Semiconductor Quantum Dots Water Solubilization, Functionalization, and Ratiometric Sensing of O2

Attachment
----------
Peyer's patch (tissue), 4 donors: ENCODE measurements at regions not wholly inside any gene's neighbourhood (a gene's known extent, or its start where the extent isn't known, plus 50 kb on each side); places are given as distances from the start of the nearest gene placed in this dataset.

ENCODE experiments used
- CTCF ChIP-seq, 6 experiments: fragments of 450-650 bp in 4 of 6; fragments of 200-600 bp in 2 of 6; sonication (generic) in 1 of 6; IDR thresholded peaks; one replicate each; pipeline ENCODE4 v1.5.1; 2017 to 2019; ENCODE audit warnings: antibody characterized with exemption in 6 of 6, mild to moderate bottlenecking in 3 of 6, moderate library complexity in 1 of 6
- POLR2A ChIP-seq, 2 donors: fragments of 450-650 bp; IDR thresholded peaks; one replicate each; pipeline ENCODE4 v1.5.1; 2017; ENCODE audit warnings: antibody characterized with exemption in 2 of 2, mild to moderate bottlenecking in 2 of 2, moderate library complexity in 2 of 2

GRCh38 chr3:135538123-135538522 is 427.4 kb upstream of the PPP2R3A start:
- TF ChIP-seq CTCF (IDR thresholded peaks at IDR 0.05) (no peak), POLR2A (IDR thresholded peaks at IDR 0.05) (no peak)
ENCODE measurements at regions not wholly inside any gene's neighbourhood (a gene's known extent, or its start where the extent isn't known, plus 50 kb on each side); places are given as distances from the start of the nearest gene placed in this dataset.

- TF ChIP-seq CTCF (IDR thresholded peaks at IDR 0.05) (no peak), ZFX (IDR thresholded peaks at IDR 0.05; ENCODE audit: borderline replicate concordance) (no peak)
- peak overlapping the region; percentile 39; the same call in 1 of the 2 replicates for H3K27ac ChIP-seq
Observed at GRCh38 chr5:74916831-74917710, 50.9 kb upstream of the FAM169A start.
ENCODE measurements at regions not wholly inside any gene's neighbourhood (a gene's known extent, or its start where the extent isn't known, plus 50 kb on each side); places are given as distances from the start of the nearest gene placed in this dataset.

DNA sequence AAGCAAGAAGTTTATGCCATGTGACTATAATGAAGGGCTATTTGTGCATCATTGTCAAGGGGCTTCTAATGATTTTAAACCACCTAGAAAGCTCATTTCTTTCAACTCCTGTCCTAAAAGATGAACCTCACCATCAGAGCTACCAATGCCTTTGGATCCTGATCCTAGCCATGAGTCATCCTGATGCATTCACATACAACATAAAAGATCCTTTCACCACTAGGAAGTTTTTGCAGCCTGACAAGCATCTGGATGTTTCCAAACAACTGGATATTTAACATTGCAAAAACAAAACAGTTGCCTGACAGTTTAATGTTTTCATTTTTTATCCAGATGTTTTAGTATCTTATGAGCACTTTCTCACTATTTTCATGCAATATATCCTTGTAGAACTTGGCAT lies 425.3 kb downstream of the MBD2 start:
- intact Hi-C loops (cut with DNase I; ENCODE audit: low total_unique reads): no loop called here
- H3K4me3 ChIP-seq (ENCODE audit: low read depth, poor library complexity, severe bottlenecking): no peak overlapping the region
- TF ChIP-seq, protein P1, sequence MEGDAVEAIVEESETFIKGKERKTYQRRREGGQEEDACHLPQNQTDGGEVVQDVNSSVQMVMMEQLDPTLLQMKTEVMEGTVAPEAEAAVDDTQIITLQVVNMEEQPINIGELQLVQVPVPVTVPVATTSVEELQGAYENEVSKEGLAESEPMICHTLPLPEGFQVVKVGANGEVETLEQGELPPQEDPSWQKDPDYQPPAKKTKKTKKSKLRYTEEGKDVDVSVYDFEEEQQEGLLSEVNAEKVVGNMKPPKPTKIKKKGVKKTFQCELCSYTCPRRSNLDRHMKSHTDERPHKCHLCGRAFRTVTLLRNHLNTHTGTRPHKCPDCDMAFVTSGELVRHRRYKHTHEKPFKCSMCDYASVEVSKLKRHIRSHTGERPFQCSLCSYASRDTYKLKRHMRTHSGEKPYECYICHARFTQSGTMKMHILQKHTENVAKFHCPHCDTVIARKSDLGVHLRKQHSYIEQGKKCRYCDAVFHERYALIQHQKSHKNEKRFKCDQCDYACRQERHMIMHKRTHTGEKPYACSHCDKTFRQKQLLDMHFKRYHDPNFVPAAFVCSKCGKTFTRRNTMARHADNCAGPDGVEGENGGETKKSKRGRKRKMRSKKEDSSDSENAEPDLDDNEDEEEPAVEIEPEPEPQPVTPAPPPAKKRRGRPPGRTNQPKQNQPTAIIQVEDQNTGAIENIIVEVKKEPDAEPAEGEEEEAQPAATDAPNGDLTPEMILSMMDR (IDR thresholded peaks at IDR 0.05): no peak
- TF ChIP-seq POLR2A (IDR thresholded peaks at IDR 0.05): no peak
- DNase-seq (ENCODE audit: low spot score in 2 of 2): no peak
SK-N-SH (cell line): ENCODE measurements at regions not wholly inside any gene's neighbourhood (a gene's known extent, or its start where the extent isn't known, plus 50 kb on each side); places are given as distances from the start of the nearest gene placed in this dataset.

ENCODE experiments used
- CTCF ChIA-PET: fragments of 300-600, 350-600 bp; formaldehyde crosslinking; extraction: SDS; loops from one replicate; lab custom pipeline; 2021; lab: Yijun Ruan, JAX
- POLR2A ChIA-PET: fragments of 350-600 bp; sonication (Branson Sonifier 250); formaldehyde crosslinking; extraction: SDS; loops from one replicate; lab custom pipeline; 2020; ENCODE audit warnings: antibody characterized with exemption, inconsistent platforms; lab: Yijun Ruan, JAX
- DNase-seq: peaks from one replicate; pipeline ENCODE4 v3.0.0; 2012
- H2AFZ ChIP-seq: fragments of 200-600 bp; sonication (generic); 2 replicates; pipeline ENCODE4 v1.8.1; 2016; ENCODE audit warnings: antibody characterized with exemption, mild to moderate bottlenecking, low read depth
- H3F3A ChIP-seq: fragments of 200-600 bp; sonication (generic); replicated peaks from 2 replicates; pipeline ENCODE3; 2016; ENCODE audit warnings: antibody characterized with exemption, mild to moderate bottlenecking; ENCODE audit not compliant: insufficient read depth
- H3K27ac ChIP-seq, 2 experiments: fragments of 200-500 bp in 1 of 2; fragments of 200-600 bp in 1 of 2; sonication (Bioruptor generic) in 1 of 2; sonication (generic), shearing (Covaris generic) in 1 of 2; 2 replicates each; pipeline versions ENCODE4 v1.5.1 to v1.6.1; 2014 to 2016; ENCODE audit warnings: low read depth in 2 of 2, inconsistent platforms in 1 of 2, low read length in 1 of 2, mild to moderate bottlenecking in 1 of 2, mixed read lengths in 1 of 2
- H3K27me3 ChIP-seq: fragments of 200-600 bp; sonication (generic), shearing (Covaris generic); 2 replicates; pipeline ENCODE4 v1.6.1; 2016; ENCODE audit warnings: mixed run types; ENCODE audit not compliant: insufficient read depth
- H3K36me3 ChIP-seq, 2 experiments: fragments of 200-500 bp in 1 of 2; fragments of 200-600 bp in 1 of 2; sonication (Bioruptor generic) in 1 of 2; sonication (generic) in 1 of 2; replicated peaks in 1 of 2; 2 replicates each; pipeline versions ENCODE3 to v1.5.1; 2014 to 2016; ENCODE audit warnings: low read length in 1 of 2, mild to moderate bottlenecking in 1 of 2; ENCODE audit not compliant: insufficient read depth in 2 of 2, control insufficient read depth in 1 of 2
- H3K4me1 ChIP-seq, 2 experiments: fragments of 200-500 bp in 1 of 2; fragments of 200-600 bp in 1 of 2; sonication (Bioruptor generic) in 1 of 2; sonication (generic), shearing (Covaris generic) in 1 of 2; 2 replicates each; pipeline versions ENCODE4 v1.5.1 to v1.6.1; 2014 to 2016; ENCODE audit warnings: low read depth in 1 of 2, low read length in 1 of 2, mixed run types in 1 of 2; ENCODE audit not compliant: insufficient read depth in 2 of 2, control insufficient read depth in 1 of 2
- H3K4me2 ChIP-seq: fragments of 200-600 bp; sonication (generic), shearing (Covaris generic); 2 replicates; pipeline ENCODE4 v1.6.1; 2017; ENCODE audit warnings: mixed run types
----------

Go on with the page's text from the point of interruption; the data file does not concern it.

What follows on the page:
Research on fluorescent semiconductor quantum dots (QDs, or nanocrystals) has been focused towards developing analytical applications for which their robust optical properties add value. To this end, the materials must be efficiently water solubilized and functionalized. This thesis details my research in this regard, starting with the development of a one-step method to produce ~10 nm hydrodynamic diameter water-soluble CdSe/ZnS quantum dots through ligand exchange with a near-monolayer of organosilane caps. The samples are stable for months under benchtop conditions and have high quantum yields (~60%), which is unprecedented for cap-exchanged QDs. Furthermore, the procedure can be applied to CdS/ZnS, ZnSe/ZnMnS/ZnS, and CuInS2/ZnS QDs. While water-solubilization is necessary for the development of analytical applications, the materials must be functionalized with chemical and biological vectors for sensing applications. In this regard, small molecular reagents that can efficiently functionalize water soluble CdSe/ZnS nanocrystals have been developed. These reagents do not cause quenching or precipitation of QDs as observed with commercially available activators. Last, a ratiometric fluorescent QD reporter for O2 levels in water created by attaching multiple pyrene-functional chromophores to the surface of bright, water-soluble semiconductor nanocrystals. These ligands have been used with both CdSe/CdZnS and AgInS2/ZnS nanocrystals, the latter of which represents a fluorescent QD sensor with significantly reduced toxicity.